Naomi Hirahara

Naomi Hirahara is the author of the Edgar Award-winning Mas Arai mystery series, which features a Kibei Nisei gardener and atomic-bomb survivor who solves crimes, Officer Ellie Rush series, and now the new Leilani Santiago mysteries. A former editor of The Rafu Shimpo, she has written a number of nonfiction books on the Japanese American experience and several 12-part serials for Discover Nikkei.

Updated October 2019

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Historias nikkei de Oshogatsu 2017 - Parte 1

En nuestro boletín electrónico del mes de enero, Discover Nikkei publicó un aviso solicitando historias de Oshogatsu. Habíamos pedido a nuestros lectores nikkei de todo el mundo que nos muestren, a través de fotografías y palabras, cómo dieron la bienvenida al Año Nuevo. Hemos recibido varias historias en inglés, japonés y portugués. Una de ellas, escrita por Justin Inahara (inglés), era tan larga que tuvimos que publicarla de forma separada. El resto de historias están reunidas a continuación para que tengan el placer de leerlas. ¡Disfrútenlas ...

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Ten Days of Cleanup

Chapter Five—Smell of Water

I only had seven days to get rid of everything in my client’s storage locker. So far, I had disposed of—no, preserved—some historic family photographs from World War II as well as given away vintage car parts to life-long friends who like to restore old vehicles. Next were dark green trash bags filled with I don’t know what.

Sycamore was out of Zoom school early and accompanied me to the locker. She had already grown so much that spring of the pandemic. I was glad that her teacher and classmates couldn’t see that her pants ...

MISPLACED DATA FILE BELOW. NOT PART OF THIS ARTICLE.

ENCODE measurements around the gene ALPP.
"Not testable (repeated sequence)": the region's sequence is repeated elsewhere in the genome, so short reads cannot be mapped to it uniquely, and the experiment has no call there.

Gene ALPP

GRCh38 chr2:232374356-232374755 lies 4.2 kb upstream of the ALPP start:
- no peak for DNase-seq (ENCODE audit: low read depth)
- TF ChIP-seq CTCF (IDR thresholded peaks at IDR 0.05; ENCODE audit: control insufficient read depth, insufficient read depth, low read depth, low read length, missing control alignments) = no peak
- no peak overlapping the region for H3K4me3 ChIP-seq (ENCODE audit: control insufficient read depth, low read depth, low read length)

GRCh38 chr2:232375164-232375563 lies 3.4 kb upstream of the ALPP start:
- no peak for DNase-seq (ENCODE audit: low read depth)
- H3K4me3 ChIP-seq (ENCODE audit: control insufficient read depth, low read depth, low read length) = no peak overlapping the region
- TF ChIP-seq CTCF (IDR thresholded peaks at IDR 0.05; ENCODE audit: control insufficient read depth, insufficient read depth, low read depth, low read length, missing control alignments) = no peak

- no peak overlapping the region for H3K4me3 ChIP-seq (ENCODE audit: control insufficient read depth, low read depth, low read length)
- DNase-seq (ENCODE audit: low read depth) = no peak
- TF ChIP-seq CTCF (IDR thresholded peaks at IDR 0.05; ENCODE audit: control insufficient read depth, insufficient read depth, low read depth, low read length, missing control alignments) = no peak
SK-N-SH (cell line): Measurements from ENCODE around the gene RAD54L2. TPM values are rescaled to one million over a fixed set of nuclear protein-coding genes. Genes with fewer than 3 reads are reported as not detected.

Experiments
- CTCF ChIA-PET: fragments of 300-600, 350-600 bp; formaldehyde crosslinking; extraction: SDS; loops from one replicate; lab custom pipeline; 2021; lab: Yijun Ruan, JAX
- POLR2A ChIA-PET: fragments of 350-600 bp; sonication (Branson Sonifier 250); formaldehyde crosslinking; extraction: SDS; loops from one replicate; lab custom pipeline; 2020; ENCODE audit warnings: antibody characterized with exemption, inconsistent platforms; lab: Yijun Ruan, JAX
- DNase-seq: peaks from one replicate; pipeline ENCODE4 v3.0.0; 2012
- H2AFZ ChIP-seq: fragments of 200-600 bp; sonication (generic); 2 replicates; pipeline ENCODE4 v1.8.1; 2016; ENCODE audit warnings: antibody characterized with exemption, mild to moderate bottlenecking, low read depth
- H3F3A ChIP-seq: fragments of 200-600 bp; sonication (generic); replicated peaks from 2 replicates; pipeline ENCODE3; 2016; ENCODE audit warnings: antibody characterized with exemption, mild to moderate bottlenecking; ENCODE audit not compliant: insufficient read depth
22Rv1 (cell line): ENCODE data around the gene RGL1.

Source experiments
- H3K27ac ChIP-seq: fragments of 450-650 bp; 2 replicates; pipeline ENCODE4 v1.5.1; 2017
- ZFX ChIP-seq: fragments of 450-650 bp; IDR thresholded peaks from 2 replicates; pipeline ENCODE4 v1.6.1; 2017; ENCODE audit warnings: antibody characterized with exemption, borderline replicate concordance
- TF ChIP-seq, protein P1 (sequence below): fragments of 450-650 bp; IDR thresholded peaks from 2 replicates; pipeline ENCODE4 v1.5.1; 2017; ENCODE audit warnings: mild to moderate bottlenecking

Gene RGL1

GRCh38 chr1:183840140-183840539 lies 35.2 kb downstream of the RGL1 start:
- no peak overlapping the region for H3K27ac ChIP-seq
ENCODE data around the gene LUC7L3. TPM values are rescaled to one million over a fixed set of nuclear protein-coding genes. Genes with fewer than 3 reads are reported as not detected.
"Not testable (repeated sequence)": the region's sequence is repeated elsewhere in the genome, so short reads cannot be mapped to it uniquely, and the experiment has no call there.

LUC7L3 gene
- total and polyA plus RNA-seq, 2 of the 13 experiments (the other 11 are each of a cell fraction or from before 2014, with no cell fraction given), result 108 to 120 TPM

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Ten Days of Cleanup

Chapter Four—Great Balls of Fire

Now that all the miscellaneous orange packages were out of my client’s storage container, I saw something large wrapped in blue. I removed some red packages that were resting on top of it and place them in one corner of the container. The blue package was long and felt metallic.

My daughter, Sycamore, stayed in the car, playing a game on her iPad as I tore at the paper. Inside was indeed something metal. In fact, three things. Pieces of what looked like a car grille.

I could have easily tossed this into a rubbish bin. But based on ...

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Ten Days of Cleanup

Chapter Three—The Curse of Mottainai II

Clement of the Japanese American museum called me back an hour later. His hunch was right: the photos and the name plate in the mystery storage unit were connected to this Tokko Kinjo at a retirement home in Boyle Heights. He had even touched base with Tokko’s eldest son, who lived in Alhambra.

“I’m sorry,” Clement said to me over the phone. “The children don’t want you to be interacting with the father, even virtually.”

I let out a sigh. I had ten, no, now nine days, to empty a storage unit in Pasadena. And so far ...

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Ten Days of Cleanup

Chapter Two—The Curse of Mottainai I

While many post-World War II Japanese families were all about discarding old tansu and kimono, my mother closely held to the value of mottainai, that it was a disgrace to throw something away before its time. In other words, as long as an object had not completely disintegrated, she was against throwing it away.

We were from a small town, Minamiawaji, on Awaji island in Hyōgo prefecture. Our family house was an old wood-framed structure that should have been torn down years ago because of termites and its exposure to the elements. But my parents continued to live there, along ...

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